Feminist dating app Bumble takes Wall Street by storm
US dating app Bumble, where women make the first move, won Wall Street’s heart as it went public Friday, with markets valuing the company at $13 billion (R189.13 billion).
Bumble offered 50 million shares at a price of $43 each, allowing it to raise more than $2 billion. The New York Stock Exchange welcomed its new arrival, listed as “BMBL,” with open arms: its shares shot up by 63.51 percent to $70.31 dollars in its first trading session, given the company a market capitalization of $13 billion.
Dating apps have been hugely successful since the pandemic began and singles found themselves without venues to meet up.
One of the best-known players in the sector, Match, owner of Bumble’s rivals Tinder and Meetic, has seen its shares increase fivefold on Wall Street since March and the outbreak of the pandemic in the United States.
Bumble Inc, which includes the Badoo and Bumble apps, was launched in 2014 by Whitney Wolfe Herd, 31, a former president of marketing for Tinder.
She wants Bumble to become a global social platform, first and foremost feminist and at the service of love, but also catering to professional and friendship issues and offering what she says is the power for women to create the relationships they want.
A year after its launch, the application claimed 15 million subscribers and 80 million meetings. By 2020, Bumble had 54 million monthly users, according to Bloomberg, and 2.4 million paid subscribers through Bumble and Badoo.
Both apps, which were acquired by the Blackstone investment fund in 2019, employ 600 people in Austin, Texas and have offices in several European cities.
Just in time for Valentine’s
“Bumble’s IPO coming just in time for Valentine’s,” said Wall Street 24/7, an investment newsletter.
“The market for online dating has become increasingly popular over the past decade and is now the most common way for new couples to meet in the United States,” it said.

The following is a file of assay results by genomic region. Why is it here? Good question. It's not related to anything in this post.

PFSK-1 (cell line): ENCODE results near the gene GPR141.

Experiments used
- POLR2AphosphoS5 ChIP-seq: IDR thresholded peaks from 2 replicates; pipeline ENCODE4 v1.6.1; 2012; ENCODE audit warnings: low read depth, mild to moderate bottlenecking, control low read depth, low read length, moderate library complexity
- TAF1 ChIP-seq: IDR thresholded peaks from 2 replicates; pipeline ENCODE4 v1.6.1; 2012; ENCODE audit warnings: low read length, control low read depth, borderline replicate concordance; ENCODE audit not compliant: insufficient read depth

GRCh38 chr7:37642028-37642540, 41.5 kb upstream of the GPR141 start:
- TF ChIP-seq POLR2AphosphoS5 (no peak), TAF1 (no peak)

The “Great Lockdown” has pushed singles around the world to dating apps. When the pandemic hit, Tinder posted record usage on March 29, with more than three billion swipes. The number of messages exchanged on competitor Bumble shot up 26 percent the same month in the United States.
With its uninhibited and feminist approach, where only women are allowed to make the initial move, Bumble has found success with teens, millennials and older demographics.
“Bumble is more than an app, it’s a movement,” boasts the platform.
“Bumble is where people go to learn how to establish and maintain healthier connections,” the site says. It shows dating candidates how to create a “positive first impression,” how to take a flattering photo, and how to promote their image on the net.
The app also extends meetings to simply make friends with Bumble BFF, or to professional networking with Bumble Bizz. Bumble does not hide its desire to empower women, be it in dating or the fight against misogyny.
In 2019, it recruited high-profile ambassadors like tennis star Serena Williams, who encouraged women in an advertising campaign to take the first step, whether in their love life, in friendships or in the world of work.
The message is clear: it is women who set their rules, and on their terms. Bumble, which was still in the red for the first nine months of 2020 by $84 million, but whose turnover had increased to $376 million, intends to use part of the funds raised to repay its debt.